Besides going to college, discuss other options with your teen. They could get a job, have a gap year, go to a technical college, become an apprentice. 

If they do want to go to college, be sure to read my post on the 10 things your kids should do in high school to prepare for college.

Don’t forget to PIN this for later!

Teens together smiling and laughing with the text overlay

Tip #4 – what to do when their career choice changes:

I am one of those people that if you say something is going to happen, that’s what I believe. If my kid says they’re going to be an electrical engineer, that becomes set in stone for me. I really struggle with this! How about you?

How can we stay flexible and realistic and help your teenager choose a career path?

  • Remind them that it really is okay to change their mind. Grit your teeth if you have to but try to remind yourself too.
  • Remember that many people major in a certain thing in college and don’t even work in that field (I found one study that said only 27% of people work in the field they majored in).
  • Interests and job choices often change as our teens mature.
  • Encourage them to shadow people in different jobs to get an idea what they really do. TV and movies do not portray these things realistically. 

Tip #5 to assist our teen choose a career:

“Find a job you enjoy doing, and you will never have to work a day in your life.” This quote, attributed to both Confucious and Mark Twain, is so true. I think the most important thing to consider in choosing a profession is to love what you will be doing.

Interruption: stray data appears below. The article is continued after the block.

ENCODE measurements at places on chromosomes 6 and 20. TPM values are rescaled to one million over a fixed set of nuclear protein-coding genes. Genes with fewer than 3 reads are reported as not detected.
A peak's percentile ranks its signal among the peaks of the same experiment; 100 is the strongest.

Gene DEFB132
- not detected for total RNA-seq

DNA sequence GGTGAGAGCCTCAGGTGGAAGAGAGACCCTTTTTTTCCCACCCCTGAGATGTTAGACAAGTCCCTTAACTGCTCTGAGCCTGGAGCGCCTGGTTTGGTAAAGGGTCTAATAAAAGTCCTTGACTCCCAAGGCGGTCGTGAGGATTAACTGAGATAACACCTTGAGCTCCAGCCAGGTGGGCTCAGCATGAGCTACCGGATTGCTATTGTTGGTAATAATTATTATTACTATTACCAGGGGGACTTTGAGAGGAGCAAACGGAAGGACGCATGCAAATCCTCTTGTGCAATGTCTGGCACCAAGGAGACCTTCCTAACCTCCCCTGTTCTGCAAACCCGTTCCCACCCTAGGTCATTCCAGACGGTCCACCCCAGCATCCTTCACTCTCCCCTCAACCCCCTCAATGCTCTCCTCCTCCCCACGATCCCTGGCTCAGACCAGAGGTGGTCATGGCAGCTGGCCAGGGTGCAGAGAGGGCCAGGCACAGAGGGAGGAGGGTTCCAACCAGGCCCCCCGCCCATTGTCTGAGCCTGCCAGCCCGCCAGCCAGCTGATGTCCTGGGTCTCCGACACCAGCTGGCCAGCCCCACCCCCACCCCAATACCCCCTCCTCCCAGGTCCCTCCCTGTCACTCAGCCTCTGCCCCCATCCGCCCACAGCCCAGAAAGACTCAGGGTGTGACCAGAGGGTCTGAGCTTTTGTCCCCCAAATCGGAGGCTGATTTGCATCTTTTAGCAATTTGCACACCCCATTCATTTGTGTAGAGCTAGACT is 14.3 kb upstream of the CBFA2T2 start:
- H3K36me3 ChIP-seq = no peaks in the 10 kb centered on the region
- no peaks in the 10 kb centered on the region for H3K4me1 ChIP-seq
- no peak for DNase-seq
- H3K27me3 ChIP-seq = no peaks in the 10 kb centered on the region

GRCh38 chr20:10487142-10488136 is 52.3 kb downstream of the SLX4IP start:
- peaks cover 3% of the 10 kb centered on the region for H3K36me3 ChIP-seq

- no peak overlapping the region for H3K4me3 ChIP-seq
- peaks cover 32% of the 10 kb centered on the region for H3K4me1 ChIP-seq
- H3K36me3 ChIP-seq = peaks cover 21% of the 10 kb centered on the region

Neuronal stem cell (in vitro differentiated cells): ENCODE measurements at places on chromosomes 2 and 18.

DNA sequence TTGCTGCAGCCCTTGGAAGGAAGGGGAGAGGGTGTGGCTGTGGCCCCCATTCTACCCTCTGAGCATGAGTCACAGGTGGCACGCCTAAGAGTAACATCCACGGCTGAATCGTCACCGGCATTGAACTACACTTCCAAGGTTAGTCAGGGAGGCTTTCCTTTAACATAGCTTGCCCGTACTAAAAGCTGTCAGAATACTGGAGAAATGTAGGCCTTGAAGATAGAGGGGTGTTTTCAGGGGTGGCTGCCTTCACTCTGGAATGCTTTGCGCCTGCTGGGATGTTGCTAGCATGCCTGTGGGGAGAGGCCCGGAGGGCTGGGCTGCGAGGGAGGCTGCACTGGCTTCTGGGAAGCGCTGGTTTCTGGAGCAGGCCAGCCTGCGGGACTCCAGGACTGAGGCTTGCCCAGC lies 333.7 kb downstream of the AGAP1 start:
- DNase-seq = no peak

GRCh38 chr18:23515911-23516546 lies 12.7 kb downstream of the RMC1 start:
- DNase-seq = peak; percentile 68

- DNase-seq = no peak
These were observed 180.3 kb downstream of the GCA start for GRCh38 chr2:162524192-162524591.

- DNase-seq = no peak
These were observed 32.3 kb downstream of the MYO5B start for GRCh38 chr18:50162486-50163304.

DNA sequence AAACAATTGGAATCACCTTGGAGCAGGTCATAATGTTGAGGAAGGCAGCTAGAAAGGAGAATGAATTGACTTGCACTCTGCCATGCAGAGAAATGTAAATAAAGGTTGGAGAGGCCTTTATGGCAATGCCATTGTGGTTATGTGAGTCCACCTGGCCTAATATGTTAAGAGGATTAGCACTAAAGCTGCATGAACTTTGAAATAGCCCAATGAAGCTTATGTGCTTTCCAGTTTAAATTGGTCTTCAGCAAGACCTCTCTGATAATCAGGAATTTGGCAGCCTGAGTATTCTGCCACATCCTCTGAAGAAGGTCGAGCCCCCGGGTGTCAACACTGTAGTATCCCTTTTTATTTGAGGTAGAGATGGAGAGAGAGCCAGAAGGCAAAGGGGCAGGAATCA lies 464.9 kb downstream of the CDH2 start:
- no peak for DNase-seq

As we are working with our teens to assist them to choose a profession, remind them to choose something they will enjoy doing every day! Of course, careers change throughout most people’s lives, but the basic core part should be something they are passionate about.

One more example from my kids: our youngest was going to college to work with the DEA. She is passionate about aiding people and really wanted to work in drug enforcement.

But college wasn’t really her thing. Jumping through the gen ed (general education) hoops was driving her crazy and being away from home was hard for her.

She ended up coming home and starting the EMT program at the community college here. It is a fast-paced course and a fast-paced job. Plus it meets her drive to assist people.

She is so happy! She loves that she’s combining the passions in her life and is continuing with more education in the field. What a blessing to see!

High school is an exciting time! It can also be full of anxiety about the future. Let’s help your teenager choose a career path by guiding them through choosing a career and showing them how to be flexible and realistic at the same time.

Remember mom, these teens are our blessings for a short time. We can help them fly!

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A big thank you to Jen Dodrill with History at Home for writing this guest post.

Hi, I’m Jen, a “retired” homeschool mom with 13 years of homeschooling under my belt. I love to help homeschoolers and educators of all kinds find great curriculum and learn more about educating our kids! I teach Oral Communication as an adjunct instructor, I blog at Jen Dodrill History at Home, and I write and sell curriculum at History at Home at TeachersPayTeachers & Boom Learning. When I’m not working, I’m spending time with family!